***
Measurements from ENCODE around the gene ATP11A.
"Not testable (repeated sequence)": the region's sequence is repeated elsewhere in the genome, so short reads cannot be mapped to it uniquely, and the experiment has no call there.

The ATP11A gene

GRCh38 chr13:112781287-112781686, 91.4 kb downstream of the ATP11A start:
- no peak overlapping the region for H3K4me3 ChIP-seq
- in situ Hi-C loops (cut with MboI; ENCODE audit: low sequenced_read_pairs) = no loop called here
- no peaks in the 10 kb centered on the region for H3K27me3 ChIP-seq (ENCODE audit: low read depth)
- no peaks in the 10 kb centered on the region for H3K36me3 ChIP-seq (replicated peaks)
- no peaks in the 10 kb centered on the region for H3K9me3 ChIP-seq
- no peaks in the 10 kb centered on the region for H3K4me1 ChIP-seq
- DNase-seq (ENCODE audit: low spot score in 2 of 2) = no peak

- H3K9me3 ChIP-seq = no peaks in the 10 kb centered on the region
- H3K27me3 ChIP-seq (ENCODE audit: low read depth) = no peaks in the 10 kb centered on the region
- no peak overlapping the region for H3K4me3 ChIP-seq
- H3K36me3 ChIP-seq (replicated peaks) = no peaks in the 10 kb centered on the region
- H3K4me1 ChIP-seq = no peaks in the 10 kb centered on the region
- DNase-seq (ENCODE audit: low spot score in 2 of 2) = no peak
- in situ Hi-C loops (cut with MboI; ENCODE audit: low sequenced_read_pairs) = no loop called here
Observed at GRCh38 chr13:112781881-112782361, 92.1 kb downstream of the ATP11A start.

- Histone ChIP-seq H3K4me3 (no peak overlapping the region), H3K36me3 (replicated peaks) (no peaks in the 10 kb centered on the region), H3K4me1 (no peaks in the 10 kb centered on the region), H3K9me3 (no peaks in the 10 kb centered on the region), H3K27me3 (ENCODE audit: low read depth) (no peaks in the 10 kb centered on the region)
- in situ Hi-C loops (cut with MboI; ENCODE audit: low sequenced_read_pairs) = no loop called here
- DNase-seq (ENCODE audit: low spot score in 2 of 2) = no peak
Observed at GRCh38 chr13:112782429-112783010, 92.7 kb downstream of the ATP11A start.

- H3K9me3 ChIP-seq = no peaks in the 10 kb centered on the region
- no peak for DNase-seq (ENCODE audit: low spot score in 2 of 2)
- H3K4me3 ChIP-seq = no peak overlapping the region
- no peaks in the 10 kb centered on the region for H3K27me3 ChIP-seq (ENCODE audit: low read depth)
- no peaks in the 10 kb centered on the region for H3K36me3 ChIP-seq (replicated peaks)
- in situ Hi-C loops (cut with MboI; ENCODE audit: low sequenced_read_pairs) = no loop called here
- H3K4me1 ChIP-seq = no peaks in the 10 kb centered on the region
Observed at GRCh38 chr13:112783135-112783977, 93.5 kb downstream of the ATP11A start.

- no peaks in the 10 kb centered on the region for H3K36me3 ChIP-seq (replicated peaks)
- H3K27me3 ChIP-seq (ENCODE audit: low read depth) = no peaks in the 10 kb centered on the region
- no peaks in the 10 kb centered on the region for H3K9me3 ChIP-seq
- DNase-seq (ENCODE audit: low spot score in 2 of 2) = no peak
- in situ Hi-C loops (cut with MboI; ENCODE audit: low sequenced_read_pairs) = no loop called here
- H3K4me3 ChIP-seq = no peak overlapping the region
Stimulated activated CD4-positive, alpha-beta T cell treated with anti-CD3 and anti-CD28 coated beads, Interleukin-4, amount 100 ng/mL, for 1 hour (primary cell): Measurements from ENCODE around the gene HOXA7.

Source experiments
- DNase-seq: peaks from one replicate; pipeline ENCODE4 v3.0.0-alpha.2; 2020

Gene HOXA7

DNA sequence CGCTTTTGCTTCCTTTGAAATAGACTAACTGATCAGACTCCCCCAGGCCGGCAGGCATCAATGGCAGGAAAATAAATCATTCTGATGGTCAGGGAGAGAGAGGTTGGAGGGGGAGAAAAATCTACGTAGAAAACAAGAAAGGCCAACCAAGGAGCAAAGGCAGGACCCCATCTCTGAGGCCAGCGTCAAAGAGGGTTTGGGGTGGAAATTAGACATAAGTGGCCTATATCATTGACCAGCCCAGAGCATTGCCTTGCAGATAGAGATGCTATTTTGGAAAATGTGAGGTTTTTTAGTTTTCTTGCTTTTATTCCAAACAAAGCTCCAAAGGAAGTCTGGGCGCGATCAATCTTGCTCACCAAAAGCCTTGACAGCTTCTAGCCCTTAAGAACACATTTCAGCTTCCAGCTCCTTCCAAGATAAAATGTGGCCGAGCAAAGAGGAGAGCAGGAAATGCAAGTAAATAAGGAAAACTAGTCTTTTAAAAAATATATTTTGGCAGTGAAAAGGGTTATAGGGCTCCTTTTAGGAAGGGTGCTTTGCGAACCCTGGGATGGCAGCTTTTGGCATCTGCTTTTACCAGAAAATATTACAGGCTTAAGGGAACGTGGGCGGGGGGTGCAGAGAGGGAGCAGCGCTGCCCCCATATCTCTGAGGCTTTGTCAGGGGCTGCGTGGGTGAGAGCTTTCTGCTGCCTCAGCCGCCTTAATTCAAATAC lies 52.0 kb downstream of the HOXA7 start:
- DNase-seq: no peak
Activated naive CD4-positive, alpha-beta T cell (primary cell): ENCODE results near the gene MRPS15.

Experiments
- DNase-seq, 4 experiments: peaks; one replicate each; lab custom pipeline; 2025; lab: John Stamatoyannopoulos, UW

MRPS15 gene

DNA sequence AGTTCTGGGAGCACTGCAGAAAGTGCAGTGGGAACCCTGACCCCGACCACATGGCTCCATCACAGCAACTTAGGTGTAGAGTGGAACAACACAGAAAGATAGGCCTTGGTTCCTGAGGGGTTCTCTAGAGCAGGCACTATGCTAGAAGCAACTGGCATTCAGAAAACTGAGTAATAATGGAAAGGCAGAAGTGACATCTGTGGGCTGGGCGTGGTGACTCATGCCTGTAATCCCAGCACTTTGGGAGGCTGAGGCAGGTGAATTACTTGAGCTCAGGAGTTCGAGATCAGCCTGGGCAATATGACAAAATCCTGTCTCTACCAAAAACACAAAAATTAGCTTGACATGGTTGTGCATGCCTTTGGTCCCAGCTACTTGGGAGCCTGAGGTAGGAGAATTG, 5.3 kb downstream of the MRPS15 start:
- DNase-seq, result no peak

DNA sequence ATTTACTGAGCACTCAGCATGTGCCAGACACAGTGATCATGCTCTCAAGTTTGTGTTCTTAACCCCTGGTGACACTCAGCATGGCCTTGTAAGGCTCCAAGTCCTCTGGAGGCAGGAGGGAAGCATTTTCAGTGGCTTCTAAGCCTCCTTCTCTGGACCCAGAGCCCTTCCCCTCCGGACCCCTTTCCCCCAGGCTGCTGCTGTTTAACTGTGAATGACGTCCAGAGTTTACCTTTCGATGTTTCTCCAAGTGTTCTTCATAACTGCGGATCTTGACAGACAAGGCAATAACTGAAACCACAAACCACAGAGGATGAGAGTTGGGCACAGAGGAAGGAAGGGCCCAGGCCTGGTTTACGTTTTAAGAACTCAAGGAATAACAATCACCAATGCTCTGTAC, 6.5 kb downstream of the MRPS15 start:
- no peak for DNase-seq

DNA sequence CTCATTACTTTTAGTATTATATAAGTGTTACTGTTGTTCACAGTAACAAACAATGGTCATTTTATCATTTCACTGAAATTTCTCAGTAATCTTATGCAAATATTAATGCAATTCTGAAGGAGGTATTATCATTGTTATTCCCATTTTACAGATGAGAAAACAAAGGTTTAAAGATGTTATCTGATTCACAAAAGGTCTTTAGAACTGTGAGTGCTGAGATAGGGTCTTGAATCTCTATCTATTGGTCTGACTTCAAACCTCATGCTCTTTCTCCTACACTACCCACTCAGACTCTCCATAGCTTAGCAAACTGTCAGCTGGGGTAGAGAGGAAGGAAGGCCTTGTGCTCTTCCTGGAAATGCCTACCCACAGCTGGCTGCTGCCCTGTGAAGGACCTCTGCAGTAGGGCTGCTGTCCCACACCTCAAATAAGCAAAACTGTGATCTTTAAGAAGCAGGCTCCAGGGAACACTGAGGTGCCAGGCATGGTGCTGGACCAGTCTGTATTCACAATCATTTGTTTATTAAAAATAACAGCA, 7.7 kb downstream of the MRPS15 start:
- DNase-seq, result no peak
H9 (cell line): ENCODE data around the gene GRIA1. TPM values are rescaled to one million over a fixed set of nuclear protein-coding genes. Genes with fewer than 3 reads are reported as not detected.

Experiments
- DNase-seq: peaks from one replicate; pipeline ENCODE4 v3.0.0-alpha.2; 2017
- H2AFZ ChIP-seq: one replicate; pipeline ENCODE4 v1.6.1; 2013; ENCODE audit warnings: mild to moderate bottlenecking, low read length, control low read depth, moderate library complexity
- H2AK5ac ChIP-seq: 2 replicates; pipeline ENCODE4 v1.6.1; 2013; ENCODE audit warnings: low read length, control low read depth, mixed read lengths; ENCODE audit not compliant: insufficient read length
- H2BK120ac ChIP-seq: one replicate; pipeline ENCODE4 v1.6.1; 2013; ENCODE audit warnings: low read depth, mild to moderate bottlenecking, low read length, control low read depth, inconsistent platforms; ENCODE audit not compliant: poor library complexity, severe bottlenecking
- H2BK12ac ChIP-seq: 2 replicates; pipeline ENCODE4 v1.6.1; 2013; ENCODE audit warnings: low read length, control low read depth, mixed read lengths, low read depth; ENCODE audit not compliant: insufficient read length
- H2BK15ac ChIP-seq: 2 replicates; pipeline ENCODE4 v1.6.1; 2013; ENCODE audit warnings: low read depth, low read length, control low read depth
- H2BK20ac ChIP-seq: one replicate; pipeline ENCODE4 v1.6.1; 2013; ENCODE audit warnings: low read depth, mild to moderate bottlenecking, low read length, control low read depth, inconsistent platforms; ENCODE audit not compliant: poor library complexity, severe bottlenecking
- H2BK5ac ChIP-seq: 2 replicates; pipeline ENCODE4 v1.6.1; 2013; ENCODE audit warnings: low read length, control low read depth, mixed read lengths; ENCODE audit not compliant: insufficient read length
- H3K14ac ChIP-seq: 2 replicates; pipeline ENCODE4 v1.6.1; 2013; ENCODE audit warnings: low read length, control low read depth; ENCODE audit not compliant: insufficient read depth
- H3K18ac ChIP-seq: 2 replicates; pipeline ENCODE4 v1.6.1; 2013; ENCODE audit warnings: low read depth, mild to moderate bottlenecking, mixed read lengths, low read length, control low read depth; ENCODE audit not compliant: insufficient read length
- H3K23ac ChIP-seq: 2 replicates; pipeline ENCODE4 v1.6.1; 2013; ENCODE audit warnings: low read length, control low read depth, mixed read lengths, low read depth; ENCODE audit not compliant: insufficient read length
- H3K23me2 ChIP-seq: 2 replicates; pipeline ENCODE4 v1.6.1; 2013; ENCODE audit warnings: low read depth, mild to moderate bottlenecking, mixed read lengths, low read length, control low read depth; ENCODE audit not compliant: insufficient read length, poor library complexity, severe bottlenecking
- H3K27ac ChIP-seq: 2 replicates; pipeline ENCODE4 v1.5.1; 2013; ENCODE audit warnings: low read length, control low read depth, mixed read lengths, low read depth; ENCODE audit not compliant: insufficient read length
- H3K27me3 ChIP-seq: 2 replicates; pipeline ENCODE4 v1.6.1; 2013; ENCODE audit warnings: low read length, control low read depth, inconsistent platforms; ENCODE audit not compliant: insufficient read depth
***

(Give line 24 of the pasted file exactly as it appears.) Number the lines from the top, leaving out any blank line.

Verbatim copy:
- H3K9me3 ChIP-seq = no peaks in the 10 kb centered on the region